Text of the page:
Brian Rose’s new book of photographs, Time and Space on the Lower East Side, is all about how we experience change, or lack of it, in the urban environment. The book is a collection of large format color photographs taken on the streets of New York City’s Lower East Side in the years 1980 and 2010. Over those 30 years the Lower East Side has gone from being a symbol of urban blight and decay to a poster-child for urban renewal and gentrification. But, Brian’s book is not a collection of side-by-side comparisons contrasting two different eras of the neighborhood, like the books in which a picture from one location is juxtaposed with a picture taken from the same spot many years later. Instead, the photographs in Time and Space on the Lower East Side reveal the year in which they were taken through small details like a pedestrian’s bellbottoms, the design of a parked car, or the typography on a billboard. That is, if the photos reveal their age at all. More often than not you can’t really tell what year any given picture was taken in without a thorough examination.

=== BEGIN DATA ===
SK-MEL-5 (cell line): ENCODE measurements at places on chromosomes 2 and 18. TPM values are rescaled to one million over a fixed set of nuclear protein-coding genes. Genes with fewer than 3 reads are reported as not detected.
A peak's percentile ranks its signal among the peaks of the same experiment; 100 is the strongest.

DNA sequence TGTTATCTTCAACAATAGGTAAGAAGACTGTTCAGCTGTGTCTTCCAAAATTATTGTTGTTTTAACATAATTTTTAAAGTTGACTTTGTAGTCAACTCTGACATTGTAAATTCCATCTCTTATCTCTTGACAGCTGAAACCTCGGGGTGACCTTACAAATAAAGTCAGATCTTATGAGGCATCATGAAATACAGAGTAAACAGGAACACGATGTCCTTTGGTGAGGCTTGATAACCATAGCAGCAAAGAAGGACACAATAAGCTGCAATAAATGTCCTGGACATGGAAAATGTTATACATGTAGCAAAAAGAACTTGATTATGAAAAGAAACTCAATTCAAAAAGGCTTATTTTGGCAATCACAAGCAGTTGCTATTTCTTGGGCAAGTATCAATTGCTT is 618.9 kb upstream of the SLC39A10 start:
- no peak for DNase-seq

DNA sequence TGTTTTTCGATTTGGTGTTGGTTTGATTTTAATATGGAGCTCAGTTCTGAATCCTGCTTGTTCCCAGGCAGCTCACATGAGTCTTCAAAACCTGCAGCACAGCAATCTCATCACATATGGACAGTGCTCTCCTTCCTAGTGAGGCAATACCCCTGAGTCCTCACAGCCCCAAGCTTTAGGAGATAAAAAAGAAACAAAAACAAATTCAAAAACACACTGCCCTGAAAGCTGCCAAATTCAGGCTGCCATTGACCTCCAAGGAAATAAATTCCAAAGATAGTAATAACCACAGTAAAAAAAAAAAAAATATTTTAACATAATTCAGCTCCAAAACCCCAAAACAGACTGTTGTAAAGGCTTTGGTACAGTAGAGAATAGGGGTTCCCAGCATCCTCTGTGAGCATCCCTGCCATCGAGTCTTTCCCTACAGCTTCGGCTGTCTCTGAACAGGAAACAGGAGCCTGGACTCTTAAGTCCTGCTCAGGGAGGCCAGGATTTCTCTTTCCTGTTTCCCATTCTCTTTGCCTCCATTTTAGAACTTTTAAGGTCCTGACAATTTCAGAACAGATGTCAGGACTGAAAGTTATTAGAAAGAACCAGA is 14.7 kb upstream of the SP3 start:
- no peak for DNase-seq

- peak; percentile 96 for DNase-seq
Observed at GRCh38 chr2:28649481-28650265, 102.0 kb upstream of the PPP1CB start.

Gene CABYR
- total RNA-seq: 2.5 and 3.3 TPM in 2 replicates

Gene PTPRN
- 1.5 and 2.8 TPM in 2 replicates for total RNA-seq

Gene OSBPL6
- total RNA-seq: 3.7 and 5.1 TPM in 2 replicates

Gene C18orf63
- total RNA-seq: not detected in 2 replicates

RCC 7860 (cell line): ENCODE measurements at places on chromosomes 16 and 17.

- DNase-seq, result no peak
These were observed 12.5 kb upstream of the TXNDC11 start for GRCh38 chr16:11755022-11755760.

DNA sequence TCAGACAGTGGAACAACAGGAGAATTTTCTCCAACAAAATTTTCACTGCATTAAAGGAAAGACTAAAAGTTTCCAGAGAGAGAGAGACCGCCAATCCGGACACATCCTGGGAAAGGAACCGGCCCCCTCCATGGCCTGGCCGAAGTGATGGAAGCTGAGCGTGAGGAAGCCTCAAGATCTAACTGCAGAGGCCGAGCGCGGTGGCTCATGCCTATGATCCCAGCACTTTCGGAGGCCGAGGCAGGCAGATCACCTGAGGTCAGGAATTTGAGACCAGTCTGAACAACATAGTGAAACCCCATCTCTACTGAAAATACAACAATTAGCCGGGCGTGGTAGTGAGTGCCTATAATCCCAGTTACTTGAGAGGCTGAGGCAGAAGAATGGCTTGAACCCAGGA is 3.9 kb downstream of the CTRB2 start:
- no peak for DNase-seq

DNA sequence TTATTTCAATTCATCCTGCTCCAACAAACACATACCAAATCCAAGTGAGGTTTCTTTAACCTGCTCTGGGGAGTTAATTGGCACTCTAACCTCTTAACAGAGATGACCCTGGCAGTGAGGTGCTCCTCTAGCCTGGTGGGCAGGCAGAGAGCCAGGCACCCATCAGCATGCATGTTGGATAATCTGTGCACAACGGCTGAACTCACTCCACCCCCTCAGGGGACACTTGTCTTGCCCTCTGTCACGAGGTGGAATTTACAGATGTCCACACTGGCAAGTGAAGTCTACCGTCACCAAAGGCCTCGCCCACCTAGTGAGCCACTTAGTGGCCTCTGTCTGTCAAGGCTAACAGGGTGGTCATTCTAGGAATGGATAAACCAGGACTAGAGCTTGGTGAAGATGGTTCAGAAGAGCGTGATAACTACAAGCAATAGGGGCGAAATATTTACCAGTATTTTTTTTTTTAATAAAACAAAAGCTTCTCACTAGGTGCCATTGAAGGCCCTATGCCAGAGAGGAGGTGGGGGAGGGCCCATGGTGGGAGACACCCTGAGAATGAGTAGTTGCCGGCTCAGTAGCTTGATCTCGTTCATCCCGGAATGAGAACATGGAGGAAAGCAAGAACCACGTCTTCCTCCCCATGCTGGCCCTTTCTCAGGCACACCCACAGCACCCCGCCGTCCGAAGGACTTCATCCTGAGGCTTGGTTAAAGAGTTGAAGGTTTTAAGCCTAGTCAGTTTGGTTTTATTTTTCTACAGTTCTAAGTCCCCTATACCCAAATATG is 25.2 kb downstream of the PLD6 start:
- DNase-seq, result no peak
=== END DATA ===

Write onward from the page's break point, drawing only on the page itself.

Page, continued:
This is what makes Brian’s book so unique: it looks at what stays the same in a city as much as it does the things that are gentrified, torn down or rebuilt. It forces us to move past simplistic story-lines about a neighborhood’s transformation and look more carefully at the urban landscapes we move through every day. This approach provides a rare opportunity to see one of the world’s most over-photographed cities in a new way.
Recently I visited Brian at his studio on the Lower East Side. We talked about the neighborhood’s apocalyptic feel in the 1980s, why he returned to the Lower East Side in 2010 to photographs, and how for him, sometimes doing nothing is the best way to make a photograph.
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